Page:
Tuck Everlasting by Natalie Babbit

Everlasting life – a blessing or a curse? The Tuck family, Mae, Angus, Jesse, and Miles are immortal, thanks to a magic spring they drank from. They are planning to meet up near the spring for the first time in years when a young girl, Winnie, runs into Jesse. She is upset with her overprotective family and has run away from home. Once the rest of the Tuck family arrives and sees Winnie, they decide to take her home where they tell her their secret.

Winnie has desired freedom, but now that she is away from her family, she wants to go back. Unfortunately, a mysterious older man has seen everything and is determined to get the spring, and its powers, for himself.

I think older kids who read this book will enjoy the different ways the members of the Tuck family are handling their eternal lives.

Have you shared any books from your childhood with your middle schooler? Did they love the stories as much as you did?

Additional Books for Middle School

Looking for even more books your middle schooler will enjoy? I’ve got you covered with even more reading lists, including books for animal lovers, Newbery award winning books for middle school, adventure stories, personal growth books for tweens, and novels written by contemporary authors.

Using Technology to Support Reading

Whether you have a child who loves to read or struggles to finish a book, you should add some technology to your reading. Add some audiobooks to your lesson plans. They’re a lifesaver for some families, especially those with auditory learners. Kids can listen to them on their devices or you can play the books in the car while you run errands. You can even get 2 free books for free.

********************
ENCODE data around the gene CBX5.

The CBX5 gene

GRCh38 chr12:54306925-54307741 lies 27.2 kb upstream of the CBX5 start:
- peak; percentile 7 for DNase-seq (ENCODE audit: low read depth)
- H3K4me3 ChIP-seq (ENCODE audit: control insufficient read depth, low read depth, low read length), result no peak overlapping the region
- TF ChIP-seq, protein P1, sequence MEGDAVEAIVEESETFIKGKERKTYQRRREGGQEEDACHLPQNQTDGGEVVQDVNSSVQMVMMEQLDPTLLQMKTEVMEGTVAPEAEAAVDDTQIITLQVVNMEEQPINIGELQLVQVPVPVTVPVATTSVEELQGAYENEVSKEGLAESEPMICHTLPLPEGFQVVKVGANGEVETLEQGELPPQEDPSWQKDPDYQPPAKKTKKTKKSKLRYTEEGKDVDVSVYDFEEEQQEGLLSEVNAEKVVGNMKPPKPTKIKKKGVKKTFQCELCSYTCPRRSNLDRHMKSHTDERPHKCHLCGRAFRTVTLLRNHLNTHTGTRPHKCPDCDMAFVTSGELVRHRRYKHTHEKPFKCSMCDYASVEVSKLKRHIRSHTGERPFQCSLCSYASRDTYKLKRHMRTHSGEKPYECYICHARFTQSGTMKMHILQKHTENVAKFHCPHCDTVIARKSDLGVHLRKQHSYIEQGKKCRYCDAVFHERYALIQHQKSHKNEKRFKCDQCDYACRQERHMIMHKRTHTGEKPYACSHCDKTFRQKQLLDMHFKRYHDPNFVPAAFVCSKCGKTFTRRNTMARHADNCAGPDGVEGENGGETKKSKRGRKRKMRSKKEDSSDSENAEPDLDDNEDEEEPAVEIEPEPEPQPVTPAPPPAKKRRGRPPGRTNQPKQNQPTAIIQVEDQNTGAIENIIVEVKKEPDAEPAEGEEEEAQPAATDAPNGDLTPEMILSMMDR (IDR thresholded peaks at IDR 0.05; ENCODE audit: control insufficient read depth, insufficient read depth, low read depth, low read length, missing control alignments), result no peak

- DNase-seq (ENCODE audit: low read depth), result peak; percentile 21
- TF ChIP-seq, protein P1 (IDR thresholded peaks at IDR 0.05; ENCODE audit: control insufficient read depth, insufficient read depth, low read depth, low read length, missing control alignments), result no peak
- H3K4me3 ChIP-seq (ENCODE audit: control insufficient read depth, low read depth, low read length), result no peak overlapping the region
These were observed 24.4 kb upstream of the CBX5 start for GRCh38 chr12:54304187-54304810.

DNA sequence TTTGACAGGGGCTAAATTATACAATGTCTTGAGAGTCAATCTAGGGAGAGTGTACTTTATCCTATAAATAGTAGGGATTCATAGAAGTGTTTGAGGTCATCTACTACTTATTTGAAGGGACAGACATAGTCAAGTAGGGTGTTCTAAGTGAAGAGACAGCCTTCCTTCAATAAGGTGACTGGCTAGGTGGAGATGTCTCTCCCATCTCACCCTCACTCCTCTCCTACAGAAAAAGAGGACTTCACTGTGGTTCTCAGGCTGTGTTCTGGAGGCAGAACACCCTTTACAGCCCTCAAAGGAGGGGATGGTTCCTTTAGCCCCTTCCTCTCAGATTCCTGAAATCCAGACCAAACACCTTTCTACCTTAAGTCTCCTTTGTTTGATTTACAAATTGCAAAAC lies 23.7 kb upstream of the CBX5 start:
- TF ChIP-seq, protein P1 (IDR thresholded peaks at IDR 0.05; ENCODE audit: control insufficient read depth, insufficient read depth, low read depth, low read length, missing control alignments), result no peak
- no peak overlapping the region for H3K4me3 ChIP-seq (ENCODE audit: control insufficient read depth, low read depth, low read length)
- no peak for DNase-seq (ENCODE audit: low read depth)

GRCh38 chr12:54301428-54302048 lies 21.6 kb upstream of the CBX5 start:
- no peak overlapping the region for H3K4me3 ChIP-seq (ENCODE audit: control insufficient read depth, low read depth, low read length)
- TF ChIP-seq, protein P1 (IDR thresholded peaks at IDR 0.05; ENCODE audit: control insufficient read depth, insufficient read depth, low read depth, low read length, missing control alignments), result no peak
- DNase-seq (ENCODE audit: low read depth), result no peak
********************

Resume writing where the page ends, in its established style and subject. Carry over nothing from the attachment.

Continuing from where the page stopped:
If your tween isn’t using a Kindle, I encourage you to consider it, especially if you have older kids who are constantly reading. Some classic stories can be download for free and tweens can borrow books from your public library onto their device.

Ultimately, when you embrace the format that fits your child best, it will help them enjoy reading stories, like the ones on this list.

What fiction books for middle schoolers would you add to this list?

Megan Zechman
I love homeschooling! Learning is a way of life for our family. Most days you will find us exploring our Central Florida community, having fun while learning. I am constantly looking for new and interactive ways to engage my older children.
Megan Zechman
Megan Zechman
Megan Zechman

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  1. My middle school son thinks that most of the books that I loved in middle school (With the exception of the Narnia series) were too girly or too peaceful and pioneer-y. One book from my childhood that he does like are my old Calvin and Hobbes books.

  2. Pingback: Finishing Strong 110